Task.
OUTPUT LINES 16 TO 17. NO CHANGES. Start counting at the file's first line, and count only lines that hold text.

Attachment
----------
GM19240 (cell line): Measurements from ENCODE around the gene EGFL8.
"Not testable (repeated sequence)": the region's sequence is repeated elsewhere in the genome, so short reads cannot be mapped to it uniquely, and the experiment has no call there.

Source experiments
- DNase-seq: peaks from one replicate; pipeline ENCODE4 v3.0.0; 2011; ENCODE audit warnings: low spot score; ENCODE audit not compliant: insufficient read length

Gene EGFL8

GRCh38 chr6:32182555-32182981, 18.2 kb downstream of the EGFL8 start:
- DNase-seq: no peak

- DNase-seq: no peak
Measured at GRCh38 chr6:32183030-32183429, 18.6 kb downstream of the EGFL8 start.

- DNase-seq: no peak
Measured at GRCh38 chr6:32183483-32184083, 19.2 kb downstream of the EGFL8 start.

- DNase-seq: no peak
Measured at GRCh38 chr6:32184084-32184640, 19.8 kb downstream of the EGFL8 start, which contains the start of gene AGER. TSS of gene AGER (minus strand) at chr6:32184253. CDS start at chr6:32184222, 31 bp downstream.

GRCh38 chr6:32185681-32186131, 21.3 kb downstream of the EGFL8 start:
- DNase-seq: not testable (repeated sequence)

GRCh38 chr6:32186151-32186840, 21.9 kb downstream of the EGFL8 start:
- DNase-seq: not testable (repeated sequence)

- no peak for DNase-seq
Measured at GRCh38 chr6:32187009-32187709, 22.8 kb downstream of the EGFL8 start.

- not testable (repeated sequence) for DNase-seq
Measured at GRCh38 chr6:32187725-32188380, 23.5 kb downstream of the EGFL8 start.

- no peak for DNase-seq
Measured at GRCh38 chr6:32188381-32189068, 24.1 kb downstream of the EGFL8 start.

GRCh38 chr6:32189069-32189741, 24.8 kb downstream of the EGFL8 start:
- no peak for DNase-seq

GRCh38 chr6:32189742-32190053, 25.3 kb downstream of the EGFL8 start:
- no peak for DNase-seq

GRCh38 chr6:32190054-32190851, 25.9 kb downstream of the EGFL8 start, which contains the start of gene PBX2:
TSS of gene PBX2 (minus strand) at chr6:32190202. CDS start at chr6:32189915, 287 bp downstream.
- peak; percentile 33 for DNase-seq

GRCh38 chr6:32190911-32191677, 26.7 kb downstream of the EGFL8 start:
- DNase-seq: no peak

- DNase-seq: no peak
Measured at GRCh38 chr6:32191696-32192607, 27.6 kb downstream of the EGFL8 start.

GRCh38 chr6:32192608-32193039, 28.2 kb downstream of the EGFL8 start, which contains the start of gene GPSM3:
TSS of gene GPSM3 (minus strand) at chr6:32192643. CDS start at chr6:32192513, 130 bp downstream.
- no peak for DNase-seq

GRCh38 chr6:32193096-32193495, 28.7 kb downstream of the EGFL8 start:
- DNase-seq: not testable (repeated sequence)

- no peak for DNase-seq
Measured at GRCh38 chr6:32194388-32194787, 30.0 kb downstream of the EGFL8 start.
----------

GRCh38 chr6:32186151-32186840, 21.9 kb downstream of the EGFL8 start:
- DNase-seq: not testable (repeated sequence)